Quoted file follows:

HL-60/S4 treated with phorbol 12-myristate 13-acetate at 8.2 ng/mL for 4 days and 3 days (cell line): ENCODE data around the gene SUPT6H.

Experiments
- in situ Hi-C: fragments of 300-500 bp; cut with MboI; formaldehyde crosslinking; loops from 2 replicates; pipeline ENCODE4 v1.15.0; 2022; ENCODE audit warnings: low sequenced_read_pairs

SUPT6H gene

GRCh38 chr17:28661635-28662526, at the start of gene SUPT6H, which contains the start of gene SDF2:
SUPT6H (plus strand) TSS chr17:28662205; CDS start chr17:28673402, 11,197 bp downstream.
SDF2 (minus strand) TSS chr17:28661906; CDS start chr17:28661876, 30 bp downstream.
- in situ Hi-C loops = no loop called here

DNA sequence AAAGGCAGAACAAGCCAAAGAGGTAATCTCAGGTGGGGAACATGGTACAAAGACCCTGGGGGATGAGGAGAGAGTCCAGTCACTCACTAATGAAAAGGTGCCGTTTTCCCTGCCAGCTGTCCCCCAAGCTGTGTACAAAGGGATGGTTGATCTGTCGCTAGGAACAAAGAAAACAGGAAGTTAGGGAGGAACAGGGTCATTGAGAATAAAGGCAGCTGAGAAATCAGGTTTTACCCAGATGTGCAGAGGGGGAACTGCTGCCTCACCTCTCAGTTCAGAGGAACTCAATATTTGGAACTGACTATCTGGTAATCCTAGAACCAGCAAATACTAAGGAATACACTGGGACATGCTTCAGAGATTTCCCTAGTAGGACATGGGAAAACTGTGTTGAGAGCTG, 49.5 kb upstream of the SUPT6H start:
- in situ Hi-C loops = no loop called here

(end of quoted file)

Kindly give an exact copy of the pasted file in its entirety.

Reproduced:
HL-60/S4 treated with phorbol 12-myristate 13-acetate at 8.2 ng/mL for 4 days and 3 days (cell line): ENCODE data around the gene SUPT6H.

Experiments
- in situ Hi-C: fragments of 300-500 bp; cut with MboI; formaldehyde crosslinking; loops from 2 replicates; pipeline ENCODE4 v1.15.0; 2022; ENCODE audit warnings: low sequenced_read_pairs

SUPT6H gene

GRCh38 chr17:28661635-28662526, at the start of gene SUPT6H, which contains the start of gene SDF2:
SUPT6H (plus strand) TSS chr17:28662205; CDS start chr17:28673402, 11,197 bp downstream.
SDF2 (minus strand) TSS chr17:28661906; CDS start chr17:28661876, 30 bp downstream.
- in situ Hi-C loops = no loop called here

DNA sequence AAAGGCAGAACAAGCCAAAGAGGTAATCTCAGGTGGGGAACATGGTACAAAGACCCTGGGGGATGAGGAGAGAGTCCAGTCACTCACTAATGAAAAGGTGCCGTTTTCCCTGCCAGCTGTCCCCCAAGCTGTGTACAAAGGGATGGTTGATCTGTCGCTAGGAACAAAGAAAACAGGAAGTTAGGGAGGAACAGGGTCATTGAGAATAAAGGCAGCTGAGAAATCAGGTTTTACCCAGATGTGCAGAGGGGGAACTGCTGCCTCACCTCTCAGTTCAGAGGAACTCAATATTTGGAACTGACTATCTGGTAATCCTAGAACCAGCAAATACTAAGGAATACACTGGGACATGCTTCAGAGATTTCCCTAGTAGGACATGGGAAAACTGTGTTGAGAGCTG, 49.5 kb upstream of the SUPT6H start:
- in situ Hi-C loops = no loop called here